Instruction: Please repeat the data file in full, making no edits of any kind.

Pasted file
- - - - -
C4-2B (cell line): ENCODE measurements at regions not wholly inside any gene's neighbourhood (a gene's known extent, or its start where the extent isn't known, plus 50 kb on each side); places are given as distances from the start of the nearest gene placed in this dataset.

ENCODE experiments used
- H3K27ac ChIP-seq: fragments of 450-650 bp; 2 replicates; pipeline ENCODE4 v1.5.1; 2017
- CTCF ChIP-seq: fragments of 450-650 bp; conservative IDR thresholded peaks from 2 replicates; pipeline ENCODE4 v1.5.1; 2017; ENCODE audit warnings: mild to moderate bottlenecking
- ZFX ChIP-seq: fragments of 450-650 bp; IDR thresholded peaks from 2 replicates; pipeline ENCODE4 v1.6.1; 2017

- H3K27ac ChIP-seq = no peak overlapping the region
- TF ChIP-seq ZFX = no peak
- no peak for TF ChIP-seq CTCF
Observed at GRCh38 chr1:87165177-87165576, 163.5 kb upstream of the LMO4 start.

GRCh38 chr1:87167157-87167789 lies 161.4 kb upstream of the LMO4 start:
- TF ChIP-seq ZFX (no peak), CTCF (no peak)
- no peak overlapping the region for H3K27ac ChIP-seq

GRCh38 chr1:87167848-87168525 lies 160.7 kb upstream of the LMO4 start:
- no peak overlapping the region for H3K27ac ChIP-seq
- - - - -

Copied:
C4-2B (cell line): ENCODE measurements at regions not wholly inside any gene's neighbourhood (a gene's known extent, or its start where the extent isn't known, plus 50 kb on each side); places are given as distances from the start of the nearest gene placed in this dataset.

ENCODE experiments used
- H3K27ac ChIP-seq: fragments of 450-650 bp; 2 replicates; pipeline ENCODE4 v1.5.1; 2017
- CTCF ChIP-seq: fragments of 450-650 bp; conservative IDR thresholded peaks from 2 replicates; pipeline ENCODE4 v1.5.1; 2017; ENCODE audit warnings: mild to moderate bottlenecking
- ZFX ChIP-seq: fragments of 450-650 bp; IDR thresholded peaks from 2 replicates; pipeline ENCODE4 v1.6.1; 2017

- H3K27ac ChIP-seq = no peak overlapping the region
- TF ChIP-seq ZFX = no peak
- no peak for TF ChIP-seq CTCF
Observed at GRCh38 chr1:87165177-87165576, 163.5 kb upstream of the LMO4 start.

GRCh38 chr1:87167157-87167789 lies 161.4 kb upstream of the LMO4 start:
- TF ChIP-seq ZFX (no peak), CTCF (no peak)
- no peak overlapping the region for H3K27ac ChIP-seq

GRCh38 chr1:87167848-87168525 lies 160.7 kb upstream of the LMO4 start:
- no peak overlapping the region for H3K27ac ChIP-seq